significant enough for House to admit him to the hospital.
House and Foreman think Dan may have a movement disorder or a
degenerative disease, while Chase suggests it might be a simple
infection. House thinks that the diagnosis may be compromised
because Dan's father is not really his father. Foreman thinks this is
unlikely, and they place a wager on it. Cameron (irritated by the
banter) suggests leukoencephalopathy.
Chase thinks the night
terrors could be mere nightmares, which would indicate a condition
outside the brain. House orders a polysomnograph, which confirms the
night terrors. (The night terror is a rather gruesome scene in which
House chops off Dan's big toe with an enormous pair of stainless steel
shears. It's good he won't remember it.)
Dan undergoes an MRI,
on which House sees a "clue," and challenges the team to find it.
Foreman and Cameron note no lesions, structural abnormalities or
tumors, and Chase finally guesses meningial enhancement, which would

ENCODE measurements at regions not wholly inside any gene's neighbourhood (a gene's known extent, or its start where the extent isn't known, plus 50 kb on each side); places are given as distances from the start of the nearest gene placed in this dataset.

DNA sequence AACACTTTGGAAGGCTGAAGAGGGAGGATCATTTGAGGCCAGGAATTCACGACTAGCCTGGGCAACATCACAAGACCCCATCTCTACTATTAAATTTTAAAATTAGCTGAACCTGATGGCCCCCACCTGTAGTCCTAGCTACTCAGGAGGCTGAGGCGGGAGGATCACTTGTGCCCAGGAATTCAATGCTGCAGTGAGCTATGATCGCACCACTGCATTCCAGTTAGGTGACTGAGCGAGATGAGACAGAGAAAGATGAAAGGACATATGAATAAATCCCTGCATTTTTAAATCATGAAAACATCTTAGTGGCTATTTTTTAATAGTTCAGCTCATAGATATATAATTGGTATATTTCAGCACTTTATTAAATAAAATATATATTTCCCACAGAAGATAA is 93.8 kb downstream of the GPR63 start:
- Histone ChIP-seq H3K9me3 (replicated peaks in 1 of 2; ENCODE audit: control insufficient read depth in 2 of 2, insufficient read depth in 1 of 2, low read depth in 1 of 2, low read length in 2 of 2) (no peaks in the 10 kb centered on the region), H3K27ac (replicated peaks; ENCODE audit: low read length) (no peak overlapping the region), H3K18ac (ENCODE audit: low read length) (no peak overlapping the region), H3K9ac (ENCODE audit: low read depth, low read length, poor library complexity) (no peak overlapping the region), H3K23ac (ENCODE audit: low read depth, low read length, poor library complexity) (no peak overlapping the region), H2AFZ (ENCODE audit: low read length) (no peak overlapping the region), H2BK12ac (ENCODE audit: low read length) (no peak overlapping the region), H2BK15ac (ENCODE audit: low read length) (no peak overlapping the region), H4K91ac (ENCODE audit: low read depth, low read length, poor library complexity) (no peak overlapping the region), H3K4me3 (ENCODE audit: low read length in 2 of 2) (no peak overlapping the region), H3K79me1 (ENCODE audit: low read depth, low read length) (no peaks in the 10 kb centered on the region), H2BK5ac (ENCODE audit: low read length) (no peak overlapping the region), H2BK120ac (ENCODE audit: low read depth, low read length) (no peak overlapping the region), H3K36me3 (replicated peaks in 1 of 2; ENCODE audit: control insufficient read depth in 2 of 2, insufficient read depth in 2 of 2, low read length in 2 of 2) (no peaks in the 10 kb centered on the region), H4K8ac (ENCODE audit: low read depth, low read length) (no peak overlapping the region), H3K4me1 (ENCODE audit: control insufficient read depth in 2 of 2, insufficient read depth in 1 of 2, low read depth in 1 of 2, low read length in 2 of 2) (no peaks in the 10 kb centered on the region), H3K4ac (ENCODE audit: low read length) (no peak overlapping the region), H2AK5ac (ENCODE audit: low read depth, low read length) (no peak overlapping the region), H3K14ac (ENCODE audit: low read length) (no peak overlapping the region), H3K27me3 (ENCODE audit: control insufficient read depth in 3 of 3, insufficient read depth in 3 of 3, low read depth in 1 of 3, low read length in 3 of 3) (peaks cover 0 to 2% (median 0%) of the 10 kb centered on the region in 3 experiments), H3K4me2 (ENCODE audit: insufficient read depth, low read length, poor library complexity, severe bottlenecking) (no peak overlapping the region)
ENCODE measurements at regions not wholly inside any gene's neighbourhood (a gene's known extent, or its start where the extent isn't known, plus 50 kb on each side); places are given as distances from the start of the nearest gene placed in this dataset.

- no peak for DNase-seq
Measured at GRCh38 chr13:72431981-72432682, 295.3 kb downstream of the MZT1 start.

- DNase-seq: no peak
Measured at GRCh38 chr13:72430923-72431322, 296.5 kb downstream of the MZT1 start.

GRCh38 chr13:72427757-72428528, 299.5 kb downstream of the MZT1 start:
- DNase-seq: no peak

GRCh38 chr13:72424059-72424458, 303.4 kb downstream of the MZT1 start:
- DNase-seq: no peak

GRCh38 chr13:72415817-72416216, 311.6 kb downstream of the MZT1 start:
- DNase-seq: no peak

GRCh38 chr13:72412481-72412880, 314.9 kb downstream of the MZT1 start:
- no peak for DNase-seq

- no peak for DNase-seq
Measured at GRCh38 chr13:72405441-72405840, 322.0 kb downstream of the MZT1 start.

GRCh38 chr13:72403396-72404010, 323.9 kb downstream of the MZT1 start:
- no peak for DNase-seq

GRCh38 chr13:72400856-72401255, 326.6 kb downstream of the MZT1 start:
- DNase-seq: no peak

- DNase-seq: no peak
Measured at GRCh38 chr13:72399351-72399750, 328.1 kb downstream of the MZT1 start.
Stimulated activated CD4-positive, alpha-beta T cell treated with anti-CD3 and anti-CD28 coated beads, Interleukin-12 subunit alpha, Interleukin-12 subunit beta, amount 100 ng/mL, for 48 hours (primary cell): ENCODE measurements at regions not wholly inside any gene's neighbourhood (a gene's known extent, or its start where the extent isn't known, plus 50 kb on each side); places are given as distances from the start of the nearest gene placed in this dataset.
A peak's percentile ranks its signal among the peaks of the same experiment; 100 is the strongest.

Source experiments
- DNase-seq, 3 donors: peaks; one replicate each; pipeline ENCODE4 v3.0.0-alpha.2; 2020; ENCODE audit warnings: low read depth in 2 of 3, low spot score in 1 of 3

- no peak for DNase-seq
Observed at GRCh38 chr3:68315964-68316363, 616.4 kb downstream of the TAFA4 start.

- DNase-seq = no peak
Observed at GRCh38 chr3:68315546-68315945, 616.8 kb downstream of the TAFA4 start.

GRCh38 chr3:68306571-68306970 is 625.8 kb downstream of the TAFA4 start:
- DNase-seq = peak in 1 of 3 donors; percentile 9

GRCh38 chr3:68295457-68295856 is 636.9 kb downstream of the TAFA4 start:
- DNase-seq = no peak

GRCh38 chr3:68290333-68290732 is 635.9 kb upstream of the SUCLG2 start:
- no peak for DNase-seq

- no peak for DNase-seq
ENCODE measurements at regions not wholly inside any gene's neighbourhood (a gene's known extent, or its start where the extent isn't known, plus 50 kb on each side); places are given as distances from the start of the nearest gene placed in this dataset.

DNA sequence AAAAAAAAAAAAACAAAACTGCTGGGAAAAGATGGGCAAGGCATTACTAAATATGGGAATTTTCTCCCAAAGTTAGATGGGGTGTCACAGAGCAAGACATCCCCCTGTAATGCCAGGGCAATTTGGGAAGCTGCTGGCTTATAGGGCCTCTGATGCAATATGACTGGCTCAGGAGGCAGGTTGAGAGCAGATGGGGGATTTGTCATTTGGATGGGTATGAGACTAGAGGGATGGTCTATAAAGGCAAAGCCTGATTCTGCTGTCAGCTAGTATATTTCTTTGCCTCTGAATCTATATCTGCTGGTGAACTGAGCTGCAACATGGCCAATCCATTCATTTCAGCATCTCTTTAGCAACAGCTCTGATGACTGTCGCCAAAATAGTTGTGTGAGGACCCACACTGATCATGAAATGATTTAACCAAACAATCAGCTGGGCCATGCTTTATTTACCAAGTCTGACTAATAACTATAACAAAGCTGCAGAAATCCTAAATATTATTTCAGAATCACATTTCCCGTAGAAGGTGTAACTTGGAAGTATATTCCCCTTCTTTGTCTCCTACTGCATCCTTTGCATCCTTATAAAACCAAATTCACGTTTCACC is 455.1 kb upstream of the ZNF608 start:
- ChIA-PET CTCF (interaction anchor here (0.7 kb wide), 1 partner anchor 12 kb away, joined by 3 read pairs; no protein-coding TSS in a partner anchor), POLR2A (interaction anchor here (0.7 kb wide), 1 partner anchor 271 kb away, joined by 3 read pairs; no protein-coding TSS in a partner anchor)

indicate meningitis. (Wrong.) House directs their attention to Dan's
corpus callosum. Chase sees "bowing" (though Foreman
doesn't). House thinks there is a blockage of the cerebrospinal
fluid (CSF), which is confirmed with a radionucleotide
cisternogram. A surgeon places a shunt in a ventricle of Dan's brain to
relieve the pressure.
The surgery went well, but the young
Doclings disagree over the results of tests on Dan's CSF. The tests
show oligoclonal bands and intrathecal IgG, which indicate
multiple sclerosis (MS). However, there are no lesions on the MRI.
Cameron says the McDonald criteria require six months to make a
definitive diagnosis. Foreman argues that the VEP shows a slowing of
the brain. House says that if it is rapidly progressing MS, treatment
should begin immediately to slow the debilitating effects of the
disease. Dan and his parents are considerably distressed by this news,
though Chase tells them the diagnosis is not certain.
evening, Dan disappears from his bed, and is found on the roof. At
first they think Dan is suicidal from the dismal diagnosis, but they
discover that Dan is hallucinating. He thinks he is on the lacrosse